On Their Own Terms: Supporting Kinship Care Outside of TANF and Foster Care. The Grandparents and Kinship Program



Denver, Colorado

Program Development

The Grandparents and Kinship Program in Denver, Colorado grew out of a grassroots, informal support network begun in 1993 and first received TANF funding in 1999 by the Department of Human Services, Family Employment and Resources Division (the TANF agency). The program serves only kinship families residing in the City and County of Denver.

Mission and Goals

The Grandparents and Kinship Program is designed to assist persons who have assumed primary child raising responsibility for their grandchildren and/or relative kin by providing professional and peer support, informational, educational, financial, and advocacy services to support them in successfully raising their grandchildren and kin. The primary goals are to:

  • Provide services which help relatives successfully raise their grandchildren and other kin;
  • Minimize the need for protective services and/or foster care due to the inability of relatives to adequately meet the physical, financial, medical, emotional, and/or educational needs of their grandchildren and other kin;
  • Identify and address early indicators that the child's placement with the relative is in danger of disruption; and
  • Provide follow-up services and monitoring when the family has concluded services by the Family and Children's Services Division (the child welfare agency).

Target Population and Eligibility Criteria

Both the child and the relatives are considered the primary clients of the program. Program requirements include the following:

  • Families must have a dependent child living in the home of a caretaker relative (cannot be foster parents of that child or receiving TANF for themselves);
  • There is an active TANF cash assistance case for the dependent children (i.e., child-only);
  • The relative must have physical custody of the child more than 50 percent of the time during the month for which assistance is requested;
  • The child must be under the age of 18 or between 18 and 19 if a full-time student in a secondary school or the equivalent level of vocational or technical training, and are expected to graduate before age 19;
  • A court order is not needed to establish care and control, however, children under court jurisdiction are also eligible.

Organizational Structure

Denver's Grandparents and Kinship Program operates within a specialized unit of the TANF agency and is staffed mainly by TANF eligibility workers. Program staff collaborate with the Family and Children's Services Division (also within the Department of Human Services) and outside agencies, particularly Catholic Charities. The Program funds Catholic Charities to develop and facilitate grandparent support groups throughout Denver.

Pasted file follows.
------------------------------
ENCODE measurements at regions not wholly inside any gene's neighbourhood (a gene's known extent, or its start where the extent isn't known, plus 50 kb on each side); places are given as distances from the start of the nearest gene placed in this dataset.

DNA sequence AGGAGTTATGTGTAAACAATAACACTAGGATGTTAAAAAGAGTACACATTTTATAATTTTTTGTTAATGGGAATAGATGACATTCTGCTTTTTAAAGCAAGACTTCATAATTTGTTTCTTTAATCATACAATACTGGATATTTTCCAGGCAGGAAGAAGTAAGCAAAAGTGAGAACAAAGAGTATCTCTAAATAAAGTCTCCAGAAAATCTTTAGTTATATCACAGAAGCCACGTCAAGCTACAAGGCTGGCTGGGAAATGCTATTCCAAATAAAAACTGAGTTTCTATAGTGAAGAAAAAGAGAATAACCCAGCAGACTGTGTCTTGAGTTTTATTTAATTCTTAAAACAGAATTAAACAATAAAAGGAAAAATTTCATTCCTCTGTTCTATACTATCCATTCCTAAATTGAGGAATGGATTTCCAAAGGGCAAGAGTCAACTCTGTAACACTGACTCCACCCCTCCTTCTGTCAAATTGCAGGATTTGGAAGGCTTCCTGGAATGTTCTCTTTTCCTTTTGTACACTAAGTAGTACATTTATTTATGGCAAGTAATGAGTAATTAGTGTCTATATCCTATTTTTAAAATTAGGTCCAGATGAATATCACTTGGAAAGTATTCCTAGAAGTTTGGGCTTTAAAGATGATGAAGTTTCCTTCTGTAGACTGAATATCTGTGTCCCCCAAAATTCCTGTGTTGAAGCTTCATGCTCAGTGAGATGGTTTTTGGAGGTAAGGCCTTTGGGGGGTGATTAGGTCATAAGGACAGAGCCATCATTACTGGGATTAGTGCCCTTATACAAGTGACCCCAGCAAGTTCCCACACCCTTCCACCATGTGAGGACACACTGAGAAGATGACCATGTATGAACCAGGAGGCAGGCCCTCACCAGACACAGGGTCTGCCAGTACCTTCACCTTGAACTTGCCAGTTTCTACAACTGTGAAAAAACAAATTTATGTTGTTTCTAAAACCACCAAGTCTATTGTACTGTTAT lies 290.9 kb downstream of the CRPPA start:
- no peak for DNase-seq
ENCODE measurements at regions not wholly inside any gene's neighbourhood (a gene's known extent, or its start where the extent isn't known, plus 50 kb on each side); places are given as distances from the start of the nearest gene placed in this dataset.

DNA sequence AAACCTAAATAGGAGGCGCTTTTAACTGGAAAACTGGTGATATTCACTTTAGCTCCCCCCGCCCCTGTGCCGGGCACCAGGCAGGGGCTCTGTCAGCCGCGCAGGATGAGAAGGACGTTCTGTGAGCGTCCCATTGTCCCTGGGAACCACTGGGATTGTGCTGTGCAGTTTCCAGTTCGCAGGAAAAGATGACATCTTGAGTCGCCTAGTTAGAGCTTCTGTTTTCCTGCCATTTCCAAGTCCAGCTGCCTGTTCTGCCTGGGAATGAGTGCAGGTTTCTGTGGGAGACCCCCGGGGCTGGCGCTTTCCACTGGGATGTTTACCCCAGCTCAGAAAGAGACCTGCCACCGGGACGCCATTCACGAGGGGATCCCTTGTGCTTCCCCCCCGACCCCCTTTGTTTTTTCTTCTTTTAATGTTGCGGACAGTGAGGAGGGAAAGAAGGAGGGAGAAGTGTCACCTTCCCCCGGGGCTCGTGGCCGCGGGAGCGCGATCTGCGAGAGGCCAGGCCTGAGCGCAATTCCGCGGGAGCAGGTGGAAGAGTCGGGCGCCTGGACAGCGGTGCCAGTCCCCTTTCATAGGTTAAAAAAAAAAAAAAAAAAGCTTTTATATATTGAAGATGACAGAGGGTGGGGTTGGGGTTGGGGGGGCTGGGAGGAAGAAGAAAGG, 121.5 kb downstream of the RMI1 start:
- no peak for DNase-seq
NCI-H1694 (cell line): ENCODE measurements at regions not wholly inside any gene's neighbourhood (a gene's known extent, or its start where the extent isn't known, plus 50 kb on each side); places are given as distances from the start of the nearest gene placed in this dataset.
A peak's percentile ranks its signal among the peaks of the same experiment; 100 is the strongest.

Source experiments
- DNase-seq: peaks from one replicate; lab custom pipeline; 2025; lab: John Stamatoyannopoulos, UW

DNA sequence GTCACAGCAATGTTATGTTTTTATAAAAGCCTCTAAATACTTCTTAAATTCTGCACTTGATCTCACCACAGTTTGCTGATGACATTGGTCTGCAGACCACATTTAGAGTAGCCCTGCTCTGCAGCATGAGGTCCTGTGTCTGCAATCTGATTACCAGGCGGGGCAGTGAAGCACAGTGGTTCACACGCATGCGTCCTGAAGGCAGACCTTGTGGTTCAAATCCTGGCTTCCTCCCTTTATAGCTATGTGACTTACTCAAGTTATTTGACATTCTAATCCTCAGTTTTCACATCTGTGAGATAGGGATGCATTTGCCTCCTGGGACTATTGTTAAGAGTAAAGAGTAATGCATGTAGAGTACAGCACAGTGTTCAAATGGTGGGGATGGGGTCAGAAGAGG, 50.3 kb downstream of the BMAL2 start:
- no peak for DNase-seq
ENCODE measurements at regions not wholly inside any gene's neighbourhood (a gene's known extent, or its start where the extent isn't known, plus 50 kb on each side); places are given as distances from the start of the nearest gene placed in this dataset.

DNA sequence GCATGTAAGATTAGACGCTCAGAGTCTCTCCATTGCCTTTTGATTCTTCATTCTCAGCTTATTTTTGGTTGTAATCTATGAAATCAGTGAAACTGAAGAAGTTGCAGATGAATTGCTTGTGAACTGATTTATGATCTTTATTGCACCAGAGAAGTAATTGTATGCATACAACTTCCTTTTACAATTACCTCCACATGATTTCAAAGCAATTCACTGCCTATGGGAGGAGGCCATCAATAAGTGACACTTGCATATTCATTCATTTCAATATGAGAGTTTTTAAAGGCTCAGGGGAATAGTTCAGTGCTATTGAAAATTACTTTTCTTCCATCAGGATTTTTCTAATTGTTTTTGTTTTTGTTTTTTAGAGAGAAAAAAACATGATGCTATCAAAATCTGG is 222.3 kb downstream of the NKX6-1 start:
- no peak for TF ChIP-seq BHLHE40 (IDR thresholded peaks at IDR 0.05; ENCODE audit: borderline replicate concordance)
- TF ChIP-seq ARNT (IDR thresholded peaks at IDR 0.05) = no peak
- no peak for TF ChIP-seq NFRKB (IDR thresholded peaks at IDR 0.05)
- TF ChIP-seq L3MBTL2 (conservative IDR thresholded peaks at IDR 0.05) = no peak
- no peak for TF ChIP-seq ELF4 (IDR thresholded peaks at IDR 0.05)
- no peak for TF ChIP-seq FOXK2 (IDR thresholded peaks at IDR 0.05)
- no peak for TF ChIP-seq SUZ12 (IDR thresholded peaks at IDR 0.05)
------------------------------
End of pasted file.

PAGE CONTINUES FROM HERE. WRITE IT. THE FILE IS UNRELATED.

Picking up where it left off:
Referrals come primarily from TANF workers but continuing attempts to collaborate with the Family and Children's Services Division have increased referrals from this division. Community advocates at local family resource centers also make referrals to the program.


Services include a monthly "child-only case supportive payment," clothing allowances, transportation assistance, support groups, respite care, recreation services, professional and peer support, informational, educational, financial, and advocacy services. Referrals are made for mental health services, medical services, legal services, and child care.

Participants receive a monthly supportive payment for each relative child in the home. As of August 1, 1999, the TANF grant standard for one child in a child-only case was $99; the additional supportive payment was $313. An additional $40 payment is given per child in a one- or two-child size household. In contrast, foster care payments range from $369 to $1,000 per month per child depending upon the child's level of need. Under the Grandparents and Kinship Program, a relative home with one child receives an amount close to the foster care payment; payments for more than one child are lower than the foster care payment. Additional emergency financial assistance is available to relative families and can be used for new tires, car repairs, home repairs, etc. There is no limit per family except for an annual clothing allowance of $1000.

Services most frequently accessed (other than financial and grandparent support groups) are clothing allowances, assistance with educational issues, and referrals for child and family counseling. There is no waiting list for any services and the program has the capacity to serve many more grandparents and families. Timeframes within which families can begin receiving some type of services varies from worker to worker depending on their availability and caseload. Ideally, the program manager would like to see all families receive some sort of assistance within a week of intake. Beds and clothing are often needed quickly as some children arrive at the home with few clothes or other personal items. Mental health services often are requested a few months after the child arrives in the home. Clients are encouraged to access the TANF agency's "Family Counseling Program," an in-house mental health program for TANF recipients.

Major Funding Sources

The Grandparents Program is entirely TANF-funded (from the TANF block grant and surplus funds) and administered (operating expenses are funded through general administrative funds). The total budget for the Grandparents and Kinship Program equals approximately $269,000 per month for the child-only TANF payments and an additional $200,000 per month for the kin supplemental payment. There are approximately 1,300-1,400 families in the total caseload with an average household having two children.

Key Contact

Twilla Stiggers
Family Employment and Resources Division, Department of Human Resources
1200 Federal Boulevard
Denver, CO 80204